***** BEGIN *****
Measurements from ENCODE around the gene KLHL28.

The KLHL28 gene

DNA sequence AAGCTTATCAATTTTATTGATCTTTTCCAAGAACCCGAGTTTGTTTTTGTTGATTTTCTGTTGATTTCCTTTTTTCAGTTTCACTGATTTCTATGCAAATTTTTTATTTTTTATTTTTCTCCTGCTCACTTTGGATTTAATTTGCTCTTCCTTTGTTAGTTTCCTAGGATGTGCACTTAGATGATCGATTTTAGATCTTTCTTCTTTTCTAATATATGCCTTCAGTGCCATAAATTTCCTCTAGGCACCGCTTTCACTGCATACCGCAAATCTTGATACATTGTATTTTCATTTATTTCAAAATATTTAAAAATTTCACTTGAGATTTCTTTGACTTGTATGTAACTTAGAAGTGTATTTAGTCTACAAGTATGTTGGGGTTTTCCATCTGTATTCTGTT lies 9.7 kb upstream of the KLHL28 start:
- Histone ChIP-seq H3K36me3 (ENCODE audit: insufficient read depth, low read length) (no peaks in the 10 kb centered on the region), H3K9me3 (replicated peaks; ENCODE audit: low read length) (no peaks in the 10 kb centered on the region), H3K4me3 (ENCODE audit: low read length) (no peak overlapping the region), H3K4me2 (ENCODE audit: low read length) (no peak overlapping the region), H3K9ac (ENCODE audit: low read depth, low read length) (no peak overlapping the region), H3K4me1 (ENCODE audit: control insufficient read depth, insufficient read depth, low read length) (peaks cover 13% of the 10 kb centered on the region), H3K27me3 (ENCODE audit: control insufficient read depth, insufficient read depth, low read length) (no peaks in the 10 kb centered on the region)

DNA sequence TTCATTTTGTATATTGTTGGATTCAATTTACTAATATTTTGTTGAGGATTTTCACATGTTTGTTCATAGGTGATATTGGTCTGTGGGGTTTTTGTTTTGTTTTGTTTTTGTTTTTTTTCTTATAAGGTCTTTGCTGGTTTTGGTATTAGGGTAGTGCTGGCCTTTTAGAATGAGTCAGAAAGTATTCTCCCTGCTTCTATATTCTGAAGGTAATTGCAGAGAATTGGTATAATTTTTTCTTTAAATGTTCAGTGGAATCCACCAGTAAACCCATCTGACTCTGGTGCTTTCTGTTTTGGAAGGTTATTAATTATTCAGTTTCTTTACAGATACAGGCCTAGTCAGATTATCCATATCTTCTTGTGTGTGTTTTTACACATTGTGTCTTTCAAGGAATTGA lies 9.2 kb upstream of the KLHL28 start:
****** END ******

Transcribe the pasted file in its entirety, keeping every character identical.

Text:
Measurements from ENCODE around the gene KLHL28.

The KLHL28 gene

DNA sequence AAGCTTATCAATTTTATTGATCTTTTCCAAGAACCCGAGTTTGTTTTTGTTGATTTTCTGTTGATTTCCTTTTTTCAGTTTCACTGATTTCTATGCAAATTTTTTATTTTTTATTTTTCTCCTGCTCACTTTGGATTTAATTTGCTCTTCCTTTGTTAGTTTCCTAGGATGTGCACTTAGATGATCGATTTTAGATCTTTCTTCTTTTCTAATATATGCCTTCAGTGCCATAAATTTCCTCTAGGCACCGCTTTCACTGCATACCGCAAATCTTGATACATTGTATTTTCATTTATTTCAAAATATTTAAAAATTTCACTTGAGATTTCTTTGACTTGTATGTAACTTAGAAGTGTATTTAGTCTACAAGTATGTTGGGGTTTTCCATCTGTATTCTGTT lies 9.7 kb upstream of the KLHL28 start:
- Histone ChIP-seq H3K36me3 (ENCODE audit: insufficient read depth, low read length) (no peaks in the 10 kb centered on the region), H3K9me3 (replicated peaks; ENCODE audit: low read length) (no peaks in the 10 kb centered on the region), H3K4me3 (ENCODE audit: low read length) (no peak overlapping the region), H3K4me2 (ENCODE audit: low read length) (no peak overlapping the region), H3K9ac (ENCODE audit: low read depth, low read length) (no peak overlapping the region), H3K4me1 (ENCODE audit: control insufficient read depth, insufficient read depth, low read length) (peaks cover 13% of the 10 kb centered on the region), H3K27me3 (ENCODE audit: control insufficient read depth, insufficient read depth, low read length) (no peaks in the 10 kb centered on the region)

DNA sequence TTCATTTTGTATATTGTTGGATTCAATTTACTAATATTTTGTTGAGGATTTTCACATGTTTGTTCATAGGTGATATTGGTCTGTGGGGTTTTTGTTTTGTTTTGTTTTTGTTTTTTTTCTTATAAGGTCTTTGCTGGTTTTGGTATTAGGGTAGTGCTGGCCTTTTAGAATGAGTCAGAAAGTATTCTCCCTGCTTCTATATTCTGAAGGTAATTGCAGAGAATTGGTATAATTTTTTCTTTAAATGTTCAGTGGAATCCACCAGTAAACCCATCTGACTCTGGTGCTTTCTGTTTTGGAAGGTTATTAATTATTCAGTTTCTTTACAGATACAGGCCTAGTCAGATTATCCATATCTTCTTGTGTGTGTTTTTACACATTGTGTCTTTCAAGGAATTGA lies 9.2 kb upstream of the KLHL28 start: